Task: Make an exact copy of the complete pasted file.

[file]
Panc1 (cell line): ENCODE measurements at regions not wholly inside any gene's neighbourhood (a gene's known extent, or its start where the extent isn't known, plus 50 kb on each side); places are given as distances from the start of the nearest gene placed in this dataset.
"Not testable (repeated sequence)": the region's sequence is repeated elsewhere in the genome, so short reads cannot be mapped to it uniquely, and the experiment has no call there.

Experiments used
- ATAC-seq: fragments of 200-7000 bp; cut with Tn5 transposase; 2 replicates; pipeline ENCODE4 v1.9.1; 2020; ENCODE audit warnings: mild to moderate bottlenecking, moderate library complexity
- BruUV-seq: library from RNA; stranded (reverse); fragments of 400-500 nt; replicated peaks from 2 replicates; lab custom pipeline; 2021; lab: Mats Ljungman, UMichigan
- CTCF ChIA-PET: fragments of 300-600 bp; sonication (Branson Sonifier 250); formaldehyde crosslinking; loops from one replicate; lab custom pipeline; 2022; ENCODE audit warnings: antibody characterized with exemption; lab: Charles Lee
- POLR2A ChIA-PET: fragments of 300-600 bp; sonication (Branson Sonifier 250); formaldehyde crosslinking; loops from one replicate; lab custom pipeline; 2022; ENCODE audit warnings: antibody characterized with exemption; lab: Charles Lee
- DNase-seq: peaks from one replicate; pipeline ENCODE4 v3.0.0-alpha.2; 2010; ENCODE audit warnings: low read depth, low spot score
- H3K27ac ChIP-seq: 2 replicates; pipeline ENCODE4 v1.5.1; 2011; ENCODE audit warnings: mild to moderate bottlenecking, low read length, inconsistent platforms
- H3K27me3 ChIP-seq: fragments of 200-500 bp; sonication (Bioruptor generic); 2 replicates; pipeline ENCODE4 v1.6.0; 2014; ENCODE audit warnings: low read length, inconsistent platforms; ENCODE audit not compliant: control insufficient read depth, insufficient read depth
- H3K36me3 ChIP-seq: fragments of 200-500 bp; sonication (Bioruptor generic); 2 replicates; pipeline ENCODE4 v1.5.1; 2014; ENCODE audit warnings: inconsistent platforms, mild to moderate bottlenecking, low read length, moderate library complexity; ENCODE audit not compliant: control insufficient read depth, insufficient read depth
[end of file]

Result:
Panc1 (cell line): ENCODE measurements at regions not wholly inside any gene's neighbourhood (a gene's known extent, or its start where the extent isn't known, plus 50 kb on each side); places are given as distances from the start of the nearest gene placed in this dataset.
"Not testable (repeated sequence)": the region's sequence is repeated elsewhere in the genome, so short reads cannot be mapped to it uniquely, and the experiment has no call there.

Experiments used
- ATAC-seq: fragments of 200-7000 bp; cut with Tn5 transposase; 2 replicates; pipeline ENCODE4 v1.9.1; 2020; ENCODE audit warnings: mild to moderate bottlenecking, moderate library complexity
- BruUV-seq: library from RNA; stranded (reverse); fragments of 400-500 nt; replicated peaks from 2 replicates; lab custom pipeline; 2021; lab: Mats Ljungman, UMichigan
- CTCF ChIA-PET: fragments of 300-600 bp; sonication (Branson Sonifier 250); formaldehyde crosslinking; loops from one replicate; lab custom pipeline; 2022; ENCODE audit warnings: antibody characterized with exemption; lab: Charles Lee
- POLR2A ChIA-PET: fragments of 300-600 bp; sonication (Branson Sonifier 250); formaldehyde crosslinking; loops from one replicate; lab custom pipeline; 2022; ENCODE audit warnings: antibody characterized with exemption; lab: Charles Lee
- DNase-seq: peaks from one replicate; pipeline ENCODE4 v3.0.0-alpha.2; 2010; ENCODE audit warnings: low read depth, low spot score
- H3K27ac ChIP-seq: 2 replicates; pipeline ENCODE4 v1.5.1; 2011; ENCODE audit warnings: mild to moderate bottlenecking, low read length, inconsistent platforms
- H3K27me3 ChIP-seq: fragments of 200-500 bp; sonication (Bioruptor generic); 2 replicates; pipeline ENCODE4 v1.6.0; 2014; ENCODE audit warnings: low read length, inconsistent platforms; ENCODE audit not compliant: control insufficient read depth, insufficient read depth
- H3K36me3 ChIP-seq: fragments of 200-500 bp; sonication (Bioruptor generic); 2 replicates; pipeline ENCODE4 v1.5.1; 2014; ENCODE audit warnings: inconsistent platforms, mild to moderate bottlenecking, low read length, moderate library complexity; ENCODE audit not compliant: control insufficient read depth, insufficient read depth